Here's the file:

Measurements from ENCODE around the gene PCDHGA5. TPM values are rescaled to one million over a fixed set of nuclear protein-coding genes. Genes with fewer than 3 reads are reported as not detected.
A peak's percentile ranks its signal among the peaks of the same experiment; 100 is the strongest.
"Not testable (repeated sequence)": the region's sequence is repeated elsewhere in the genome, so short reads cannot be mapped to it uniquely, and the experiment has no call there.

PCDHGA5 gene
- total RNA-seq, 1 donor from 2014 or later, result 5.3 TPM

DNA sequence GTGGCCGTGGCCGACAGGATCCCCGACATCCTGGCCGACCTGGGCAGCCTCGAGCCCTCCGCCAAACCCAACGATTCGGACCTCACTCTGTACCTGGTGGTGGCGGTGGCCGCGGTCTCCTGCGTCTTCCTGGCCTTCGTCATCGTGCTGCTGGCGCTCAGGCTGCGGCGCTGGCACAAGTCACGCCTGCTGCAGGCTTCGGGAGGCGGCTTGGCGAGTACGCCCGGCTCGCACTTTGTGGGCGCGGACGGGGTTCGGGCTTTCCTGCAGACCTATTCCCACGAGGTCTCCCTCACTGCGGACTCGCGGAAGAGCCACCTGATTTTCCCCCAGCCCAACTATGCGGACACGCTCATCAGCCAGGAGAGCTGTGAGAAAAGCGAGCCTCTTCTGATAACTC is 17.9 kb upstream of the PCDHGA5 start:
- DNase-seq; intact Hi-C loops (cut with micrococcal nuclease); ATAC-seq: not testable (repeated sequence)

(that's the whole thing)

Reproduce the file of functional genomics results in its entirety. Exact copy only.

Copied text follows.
Measurements from ENCODE around the gene PCDHGA5. TPM values are rescaled to one million over a fixed set of nuclear protein-coding genes. Genes with fewer than 3 reads are reported as not detected.
A peak's percentile ranks its signal among the peaks of the same experiment; 100 is the strongest.
"Not testable (repeated sequence)": the region's sequence is repeated elsewhere in the genome, so short reads cannot be mapped to it uniquely, and the experiment has no call there.

PCDHGA5 gene
- total RNA-seq, 1 donor from 2014 or later, result 5.3 TPM

DNA sequence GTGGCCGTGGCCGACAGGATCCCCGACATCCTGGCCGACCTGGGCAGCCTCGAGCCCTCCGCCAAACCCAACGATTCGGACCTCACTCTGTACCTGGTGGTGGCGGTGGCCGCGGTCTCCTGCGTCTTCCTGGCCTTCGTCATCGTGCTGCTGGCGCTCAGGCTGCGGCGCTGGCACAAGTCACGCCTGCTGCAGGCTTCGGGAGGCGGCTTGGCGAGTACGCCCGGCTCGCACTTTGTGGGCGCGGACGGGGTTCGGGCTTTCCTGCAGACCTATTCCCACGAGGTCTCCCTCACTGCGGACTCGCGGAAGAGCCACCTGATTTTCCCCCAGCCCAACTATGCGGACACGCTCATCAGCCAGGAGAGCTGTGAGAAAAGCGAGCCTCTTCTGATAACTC is 17.9 kb upstream of the PCDHGA5 start:
- DNase-seq; intact Hi-C loops (cut with micrococcal nuclease); ATAC-seq: not testable (repeated sequence)